• IMF: Bribery eats up 2% of global economy


    WASHINGTON: The International Monetary Fund (IMF) on Wednesday said bribery sucks up between $1.5 trillion and $2.0 trillion annually around the world, dragging down economies and worsening social services for the poor.

    In a new report on the economic impact of corruption, the IMF noted that bribery, graft and other forms of cheating that are common in both rich and poor countries limit economic growth and undermine sound government policies.

    In a speech prepared for the global Anti-Corruption Summit in London on Thursday, IMF Managing Director Christine Lagarde said more and more leaders are openly seeking help to fight the scourge.

    “Both poverty and unemployment can be symptoms of chronic corruption,” she added, according to the text of her speech.

    “While the direct economic costs of corruption are well known, the indirect costs may be even more substantial and debilitating, leading to low growth and greater income inequality.”

    Lagarde dismissed the idea that corruption is a stubborn cultural phenomenon in many countries.

    In fact, it is common across cultures, and countries with diverse backgrounds have found ways to address it, she said.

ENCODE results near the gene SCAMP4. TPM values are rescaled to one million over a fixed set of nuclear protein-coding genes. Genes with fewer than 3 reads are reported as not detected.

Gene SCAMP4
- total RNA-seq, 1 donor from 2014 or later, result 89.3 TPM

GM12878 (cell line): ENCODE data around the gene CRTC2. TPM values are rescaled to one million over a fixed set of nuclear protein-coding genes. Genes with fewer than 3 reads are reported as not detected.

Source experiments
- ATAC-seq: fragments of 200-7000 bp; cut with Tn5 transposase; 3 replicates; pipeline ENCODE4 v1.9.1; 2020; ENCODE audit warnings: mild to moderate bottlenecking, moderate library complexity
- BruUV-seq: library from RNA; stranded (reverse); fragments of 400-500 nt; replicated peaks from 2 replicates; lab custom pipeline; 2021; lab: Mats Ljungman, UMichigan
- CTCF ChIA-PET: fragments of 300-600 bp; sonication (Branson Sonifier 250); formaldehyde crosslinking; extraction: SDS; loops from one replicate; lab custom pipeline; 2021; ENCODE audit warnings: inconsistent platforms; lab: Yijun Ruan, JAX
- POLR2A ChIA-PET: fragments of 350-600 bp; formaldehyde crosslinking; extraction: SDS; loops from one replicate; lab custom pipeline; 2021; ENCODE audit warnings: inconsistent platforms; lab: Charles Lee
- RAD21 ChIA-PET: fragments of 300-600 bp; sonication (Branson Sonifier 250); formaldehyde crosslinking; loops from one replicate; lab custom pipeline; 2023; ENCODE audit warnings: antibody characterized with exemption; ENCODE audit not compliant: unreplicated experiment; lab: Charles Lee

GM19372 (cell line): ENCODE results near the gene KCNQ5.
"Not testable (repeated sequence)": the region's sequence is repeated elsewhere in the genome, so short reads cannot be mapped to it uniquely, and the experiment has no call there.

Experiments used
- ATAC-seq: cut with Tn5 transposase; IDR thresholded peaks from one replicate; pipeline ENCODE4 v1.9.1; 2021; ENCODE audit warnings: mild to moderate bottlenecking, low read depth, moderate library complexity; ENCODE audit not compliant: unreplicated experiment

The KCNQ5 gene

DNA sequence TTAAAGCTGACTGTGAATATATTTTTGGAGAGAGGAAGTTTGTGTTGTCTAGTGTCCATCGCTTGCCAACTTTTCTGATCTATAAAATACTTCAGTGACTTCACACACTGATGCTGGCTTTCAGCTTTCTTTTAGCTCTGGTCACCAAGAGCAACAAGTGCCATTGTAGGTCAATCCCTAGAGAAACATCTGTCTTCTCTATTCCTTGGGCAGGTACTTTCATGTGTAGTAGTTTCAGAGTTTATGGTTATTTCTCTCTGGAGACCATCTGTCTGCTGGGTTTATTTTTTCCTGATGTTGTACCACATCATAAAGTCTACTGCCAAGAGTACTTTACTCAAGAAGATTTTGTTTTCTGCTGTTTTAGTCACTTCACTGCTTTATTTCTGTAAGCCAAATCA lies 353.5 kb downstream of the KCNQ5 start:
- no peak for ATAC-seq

The late Singapore leader Lee Kuan Yew “was very effective in both signaling a zero-tolerance policy toward corruption and building competent institutions at a time when corruption was pervasive in Singapore,” she added.

    The economic impact of corruption is hard to quantify, according to the IMF report released on Wednesday.

    But despite claims that it helps “grease the wheels” to make economies work, the overall impact is very negative.

    The cost of bribery alone tops more than two percent of global gross domestic product — a broad measure of economic output — and because it is tainted, that money is often sucked out of economies to offshore havens, meaning it does not contribute to growth.

    Corruption perpetuates economic inefficiency, undermines public policy and exacerbates inequality, the report says.

    It also scares off both domestic and foreign investors, it adds.

    “Investors actually seek out countries that can give them the assurance that, once an investment is made, they will not be blackmailed into providing bribes,” Lagarde said.

    The report says data shows that higher corruption generally correlates with lower social services for the poor.

    That in part is because government budgets in more corrupt countries get loaded up with the kinds of spending — like big-ticket projects — that offer greater graft opportunities.

    Lagarde said the IMF includes guidance on anti-corruption measures in its support programs for governments, because “pervasive corruption makes it harder to conduct sound fiscal policy.”

    Certain approaches have proven effective in a number of countries: paying civil servants more; setting up special anti-corruption courts; punishing companies for corrupt practices in other countries; and creating special offices to collect taxes from the largest taxpayers, to improve compliance.



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